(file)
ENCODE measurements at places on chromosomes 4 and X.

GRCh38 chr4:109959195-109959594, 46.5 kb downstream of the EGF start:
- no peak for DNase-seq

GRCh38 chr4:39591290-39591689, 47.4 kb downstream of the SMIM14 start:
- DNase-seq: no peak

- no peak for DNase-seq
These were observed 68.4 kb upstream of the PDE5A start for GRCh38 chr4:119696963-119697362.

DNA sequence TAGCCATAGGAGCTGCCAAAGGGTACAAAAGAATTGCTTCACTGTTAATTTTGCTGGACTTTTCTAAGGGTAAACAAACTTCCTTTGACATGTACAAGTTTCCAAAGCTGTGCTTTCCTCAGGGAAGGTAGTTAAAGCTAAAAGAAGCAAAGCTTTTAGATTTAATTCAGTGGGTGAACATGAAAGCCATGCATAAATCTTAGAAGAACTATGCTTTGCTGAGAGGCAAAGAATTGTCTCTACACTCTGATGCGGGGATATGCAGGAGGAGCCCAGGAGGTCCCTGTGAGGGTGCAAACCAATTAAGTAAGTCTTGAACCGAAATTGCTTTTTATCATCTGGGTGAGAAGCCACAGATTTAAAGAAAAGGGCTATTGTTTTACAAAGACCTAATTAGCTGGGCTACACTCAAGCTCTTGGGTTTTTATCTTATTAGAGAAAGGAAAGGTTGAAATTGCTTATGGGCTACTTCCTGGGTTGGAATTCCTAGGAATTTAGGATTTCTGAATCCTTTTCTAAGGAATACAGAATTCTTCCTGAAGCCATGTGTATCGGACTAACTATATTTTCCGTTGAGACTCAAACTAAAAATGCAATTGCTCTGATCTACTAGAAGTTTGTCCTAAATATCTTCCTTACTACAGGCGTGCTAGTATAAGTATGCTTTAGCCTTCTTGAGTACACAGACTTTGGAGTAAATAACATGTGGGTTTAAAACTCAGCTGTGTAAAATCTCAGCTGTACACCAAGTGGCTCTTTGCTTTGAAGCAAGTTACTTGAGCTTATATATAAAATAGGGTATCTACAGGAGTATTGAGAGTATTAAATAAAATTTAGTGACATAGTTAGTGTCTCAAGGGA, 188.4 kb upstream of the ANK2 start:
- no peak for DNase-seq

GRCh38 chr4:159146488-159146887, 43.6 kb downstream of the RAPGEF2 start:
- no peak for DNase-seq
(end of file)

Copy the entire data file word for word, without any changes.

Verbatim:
ENCODE measurements at places on chromosomes 4 and X.

GRCh38 chr4:109959195-109959594, 46.5 kb downstream of the EGF start:
- no peak for DNase-seq

GRCh38 chr4:39591290-39591689, 47.4 kb downstream of the SMIM14 start:
- DNase-seq: no peak

- no peak for DNase-seq
These were observed 68.4 kb upstream of the PDE5A start for GRCh38 chr4:119696963-119697362.

DNA sequence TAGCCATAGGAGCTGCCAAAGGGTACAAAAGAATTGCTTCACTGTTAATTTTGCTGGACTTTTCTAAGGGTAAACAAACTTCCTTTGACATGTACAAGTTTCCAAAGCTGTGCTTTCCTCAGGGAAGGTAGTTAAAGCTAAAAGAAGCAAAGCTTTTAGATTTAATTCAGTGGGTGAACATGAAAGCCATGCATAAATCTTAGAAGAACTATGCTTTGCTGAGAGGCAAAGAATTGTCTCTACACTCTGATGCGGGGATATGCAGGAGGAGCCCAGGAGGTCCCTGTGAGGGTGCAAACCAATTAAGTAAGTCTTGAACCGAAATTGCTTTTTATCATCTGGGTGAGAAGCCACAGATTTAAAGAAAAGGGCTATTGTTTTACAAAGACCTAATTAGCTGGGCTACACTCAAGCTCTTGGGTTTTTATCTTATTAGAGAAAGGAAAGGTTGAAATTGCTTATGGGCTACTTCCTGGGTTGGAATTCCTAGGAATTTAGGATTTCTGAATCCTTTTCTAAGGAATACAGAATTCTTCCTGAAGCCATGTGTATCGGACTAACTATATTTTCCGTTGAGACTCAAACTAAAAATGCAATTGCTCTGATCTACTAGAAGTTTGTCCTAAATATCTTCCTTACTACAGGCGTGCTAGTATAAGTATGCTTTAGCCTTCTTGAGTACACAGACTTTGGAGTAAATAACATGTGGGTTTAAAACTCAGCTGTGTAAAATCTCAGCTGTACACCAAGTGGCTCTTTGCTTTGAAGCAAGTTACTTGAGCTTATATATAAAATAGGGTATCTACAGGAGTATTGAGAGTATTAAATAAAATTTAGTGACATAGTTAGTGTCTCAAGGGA, 188.4 kb upstream of the ANK2 start:
- no peak for DNase-seq

GRCh38 chr4:159146488-159146887, 43.6 kb downstream of the RAPGEF2 start:
- no peak for DNase-seq